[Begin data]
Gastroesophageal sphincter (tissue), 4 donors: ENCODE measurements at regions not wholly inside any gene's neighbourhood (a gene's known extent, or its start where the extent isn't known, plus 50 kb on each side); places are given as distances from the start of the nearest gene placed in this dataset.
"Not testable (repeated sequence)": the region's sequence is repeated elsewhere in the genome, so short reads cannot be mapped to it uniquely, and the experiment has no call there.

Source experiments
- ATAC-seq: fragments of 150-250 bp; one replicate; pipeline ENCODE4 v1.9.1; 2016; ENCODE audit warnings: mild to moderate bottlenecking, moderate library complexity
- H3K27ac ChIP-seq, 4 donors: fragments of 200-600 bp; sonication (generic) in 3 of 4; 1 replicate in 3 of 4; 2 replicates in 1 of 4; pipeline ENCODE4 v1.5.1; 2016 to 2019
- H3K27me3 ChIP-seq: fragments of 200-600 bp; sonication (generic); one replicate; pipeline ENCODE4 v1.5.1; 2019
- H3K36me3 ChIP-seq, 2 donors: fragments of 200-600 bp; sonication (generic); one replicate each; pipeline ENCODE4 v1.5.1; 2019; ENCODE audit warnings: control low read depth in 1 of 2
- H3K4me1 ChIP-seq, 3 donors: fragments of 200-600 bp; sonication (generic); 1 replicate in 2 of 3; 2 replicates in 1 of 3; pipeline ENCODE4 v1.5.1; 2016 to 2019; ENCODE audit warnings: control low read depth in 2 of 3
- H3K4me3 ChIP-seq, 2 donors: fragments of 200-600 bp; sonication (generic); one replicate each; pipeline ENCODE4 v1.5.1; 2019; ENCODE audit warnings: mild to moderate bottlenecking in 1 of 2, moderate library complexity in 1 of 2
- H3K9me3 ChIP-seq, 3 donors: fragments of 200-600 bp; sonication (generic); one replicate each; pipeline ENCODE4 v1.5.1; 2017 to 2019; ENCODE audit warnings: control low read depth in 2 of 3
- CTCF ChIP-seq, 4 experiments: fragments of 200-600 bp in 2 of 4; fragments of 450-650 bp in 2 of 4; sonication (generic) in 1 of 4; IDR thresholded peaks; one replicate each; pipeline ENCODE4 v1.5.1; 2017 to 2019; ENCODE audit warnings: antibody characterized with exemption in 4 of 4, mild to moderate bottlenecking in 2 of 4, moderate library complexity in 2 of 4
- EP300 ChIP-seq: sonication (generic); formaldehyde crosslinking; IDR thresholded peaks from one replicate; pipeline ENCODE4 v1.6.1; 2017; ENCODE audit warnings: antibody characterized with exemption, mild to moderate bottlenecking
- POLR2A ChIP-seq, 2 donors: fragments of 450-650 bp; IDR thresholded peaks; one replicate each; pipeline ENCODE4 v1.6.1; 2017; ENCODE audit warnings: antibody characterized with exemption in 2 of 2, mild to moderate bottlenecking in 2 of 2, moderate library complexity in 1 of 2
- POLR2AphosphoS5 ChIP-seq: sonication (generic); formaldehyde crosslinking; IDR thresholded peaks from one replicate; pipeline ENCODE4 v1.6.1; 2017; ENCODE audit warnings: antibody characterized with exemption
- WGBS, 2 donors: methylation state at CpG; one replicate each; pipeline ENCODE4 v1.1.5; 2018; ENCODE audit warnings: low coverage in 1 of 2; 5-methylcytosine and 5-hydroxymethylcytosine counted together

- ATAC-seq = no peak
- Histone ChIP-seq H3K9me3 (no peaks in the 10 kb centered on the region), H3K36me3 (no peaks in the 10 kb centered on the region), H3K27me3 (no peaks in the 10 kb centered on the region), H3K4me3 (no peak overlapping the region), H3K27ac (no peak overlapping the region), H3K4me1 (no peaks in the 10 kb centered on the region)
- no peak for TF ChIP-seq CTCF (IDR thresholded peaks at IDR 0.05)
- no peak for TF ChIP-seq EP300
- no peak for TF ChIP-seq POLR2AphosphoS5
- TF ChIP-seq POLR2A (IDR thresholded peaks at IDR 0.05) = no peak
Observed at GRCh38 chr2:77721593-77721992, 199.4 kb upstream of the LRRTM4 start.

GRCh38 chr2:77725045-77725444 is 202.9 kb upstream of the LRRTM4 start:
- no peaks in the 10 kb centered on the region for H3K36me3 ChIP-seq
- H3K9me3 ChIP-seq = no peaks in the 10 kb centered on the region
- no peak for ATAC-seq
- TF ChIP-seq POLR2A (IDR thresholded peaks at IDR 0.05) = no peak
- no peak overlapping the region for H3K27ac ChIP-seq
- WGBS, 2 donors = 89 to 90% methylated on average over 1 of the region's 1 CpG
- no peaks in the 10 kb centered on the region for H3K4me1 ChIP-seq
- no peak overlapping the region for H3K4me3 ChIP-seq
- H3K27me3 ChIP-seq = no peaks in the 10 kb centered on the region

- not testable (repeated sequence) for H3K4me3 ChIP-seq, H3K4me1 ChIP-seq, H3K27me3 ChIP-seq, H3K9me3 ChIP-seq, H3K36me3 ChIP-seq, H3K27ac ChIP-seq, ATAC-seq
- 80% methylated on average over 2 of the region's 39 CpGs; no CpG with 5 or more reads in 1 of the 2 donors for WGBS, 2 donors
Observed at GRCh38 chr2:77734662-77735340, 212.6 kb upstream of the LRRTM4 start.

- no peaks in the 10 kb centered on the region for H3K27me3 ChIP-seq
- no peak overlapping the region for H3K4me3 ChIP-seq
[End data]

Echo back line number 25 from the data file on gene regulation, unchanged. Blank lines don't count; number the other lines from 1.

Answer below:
- H3K9me3 ChIP-seq = no peaks in the 10 kb centered on the region